For all these reasons I wanted to implement a new class that would fix the errors in ButtonGroup and provide some functionality and convenience to the user. I had to decide whether the class should be a new class or inherit from ButtonGroup. All the previous arguments suggest creating a new class rather than a ButtonGroup subclass. However, the ButtonModel interface requires a method setGroup() that takes a ButtonGroup argument. Unless I was ready to reimplement button models as well, my only option was to subclass ButtonGroup and override most of its methods. Speaking of the ButtonModel interface, notice the absence of a method called getGroup().

One other issue I haven't mentioned is that ButtonGroup internally keeps references to its buttons in a Vector. Thus, it unnecessarily gets the synchronized Vector's overhead, when it should use an ArrayList, since the class itself is not thread safe and Swing is single threaded anyway. However, the protected variable buttons is declared a Vector type, and not List as you might expect of good programming style. Thus, I could not reimplement the variable as an ArrayList; and because I wanted to call super.add() and super.remove(), I could not hide the superclass variable. So I abandoned the issue.

I propose the class JButtonGroup, in tone with most of the Swing class names. The class overrides most methods in ButtonGroup and provides additional convenience methods. It keeps a reference to the currently selected button, which you can retrieve with a simple call to getSelected(). Thanks to ButtonGroup's poor implementation, I could name my method getSelected(), since getSelection() is the method that returns the button model.

Following are JButtonGroup's methods.

First, I made two modifications to the add() method: If the button to be added is already in the group, the method returns. Thus, you can't add a button to a group more than once. With ButtonGroup, you can create a JRadioButton and add it 10 times to the group. Calling getButtonCount() will then return 10. This should not happen, so I do not allow duplicate references. Then, if the added button was previously selected, it becomes the selected button (this is the default behavior in ButtonGroup, which is reasonable, so I did not override it). The selectedButton variable is a reference to the currently selected button in the group:

public void add(AbstractButton button)
{   
  if (button == null || buttons.contains(button)) return;
  super.add(button);
  if (getSelection() == button.getModel()) selectedButton = button;
}

The overloaded add() method adds a whole array of buttons to the group. It is useful when you store button references in an array for block processing (i.e., setting borders, adding action listeners, etc.):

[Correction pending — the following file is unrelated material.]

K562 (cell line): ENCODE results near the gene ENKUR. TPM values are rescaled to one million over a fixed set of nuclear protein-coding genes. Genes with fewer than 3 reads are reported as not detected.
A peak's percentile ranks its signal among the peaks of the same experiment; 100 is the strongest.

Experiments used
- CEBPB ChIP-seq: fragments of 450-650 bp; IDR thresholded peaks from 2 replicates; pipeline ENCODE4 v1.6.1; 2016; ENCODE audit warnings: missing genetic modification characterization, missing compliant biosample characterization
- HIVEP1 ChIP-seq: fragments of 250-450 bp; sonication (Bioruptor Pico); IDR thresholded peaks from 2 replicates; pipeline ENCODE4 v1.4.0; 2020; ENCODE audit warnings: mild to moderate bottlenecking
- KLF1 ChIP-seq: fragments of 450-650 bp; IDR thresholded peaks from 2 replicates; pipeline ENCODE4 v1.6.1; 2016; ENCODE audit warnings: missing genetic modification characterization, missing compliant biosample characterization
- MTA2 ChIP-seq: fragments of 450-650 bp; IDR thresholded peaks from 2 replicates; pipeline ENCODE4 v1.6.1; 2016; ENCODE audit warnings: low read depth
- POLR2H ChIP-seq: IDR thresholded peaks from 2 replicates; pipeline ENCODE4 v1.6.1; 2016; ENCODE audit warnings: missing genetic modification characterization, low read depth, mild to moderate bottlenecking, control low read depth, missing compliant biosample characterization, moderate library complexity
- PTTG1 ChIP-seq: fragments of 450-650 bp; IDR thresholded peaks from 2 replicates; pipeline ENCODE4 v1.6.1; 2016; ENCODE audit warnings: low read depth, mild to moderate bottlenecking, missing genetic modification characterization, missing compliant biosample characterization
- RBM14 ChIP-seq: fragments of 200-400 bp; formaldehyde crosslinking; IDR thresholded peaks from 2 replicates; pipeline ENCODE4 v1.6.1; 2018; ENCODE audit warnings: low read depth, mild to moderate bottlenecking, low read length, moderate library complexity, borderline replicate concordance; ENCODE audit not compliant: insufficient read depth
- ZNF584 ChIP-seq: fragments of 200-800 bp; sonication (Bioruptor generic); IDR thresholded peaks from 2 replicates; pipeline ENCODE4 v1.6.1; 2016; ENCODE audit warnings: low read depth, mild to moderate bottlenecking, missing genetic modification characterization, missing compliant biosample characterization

public void add(AbstractButton[] buttons)
{
  if (buttons == null) return;
  for (int i=0; i<buttons.length; i++)
  {
    add(buttons[i]);
  }
}

The following two methods remove a button or an array of buttons from the group:

public void remove(AbstractButton button)
{
  if (button != null)
  {
    if (selectedButton == button) selectedButton = null;
    super.remove(button);
  }
}
public void remove(AbstractButton[] buttons)
{
  if (buttons == null) return;
  for (int i=0; i<buttons.length; i++)
  {
    remove(buttons[i]);
  }
}

Hereafter, the first setSelected() method lets you set a button's selection state by passing the button reference instead of its model. The second method overrides the corresponding setSelected() in ButtonGroup to assure that the group can only select or unselect a button that belongs to the group:

public void setSelected(AbstractButton button, boolean selected)
{
  if (button != null && buttons.contains(button))
  {
    setSelected(button.getModel(), selected);
    if (getSelection() == button.getModel()) selectedButton = button;
  }
}
        
public void setSelected(ButtonModel model, boolean selected)
{
  AbstractButton button = getButton(model);
  if (buttons.contains(button)) super.setSelected(model, selected);
}

The getButton() method retrieves a reference to the button whose model is given. setSelected() uses this method to retrieve the button to be selected given its model. If the model passed to the method belongs to a button outside the group, null is returned. This method should exist in the ButtonModel implementations, but unfortunately it does not:

public AbstractButton getButton(ButtonModel model)
{
  Iterator it = buttons.iterator();
  while (it.hasNext())
  {
    AbstractButton ab = (AbstractButton)it.next();
    if (ab.getModel() == model) return ab;
  }
  return null;
}

getSelected() and isSelected() are the simplest and probably most useful methods of the JButtonGroup class. getSelected() returns a reference to the selected button, and isSelected() overloads the method of the same name in ButtonGroup to take a button reference:

public AbstractButton getSelected()
{
  return selectedButton;
}
public boolean isSelected(AbstractButton button)
{
  return button == selectedButton;
}

This method checks whether a button is part of the group:

public boolean contains(AbstractButton button)
{
  return buttons.contains(button);
}

You would expect a method named getButtons() in a ButtonGroup class. It returns an immutable list containing references to the buttons in the group. The immutable list prevents button addition or removal without going through the button group's methods. getElements() in ButtonGroup not only has a totally uninspired name, but it returns an Enumeration, which is an obsolete class you shouldn't use. The Collections Framework provides everything you need to avoid enumerations. This is how getButtons() returns an immutable list:

public List getButtons()
{
  return Collections.unmodifiableList(buttons);
}

Improve ButtonGroup

The JButtonGroup class offers a better and more convenient alternative to the Swing ButtonGroup class, while preserving all of the superclass's functionality.

Daniel Tofan is as a postdoctoral associate in the Chemistry Department at State University of New York, Stony Brook. His work involves developing the core part of a course management system with application in chemistry. He is a Sun Certified Programmer for the Java 2 Platform and holds a PhD in chemistry.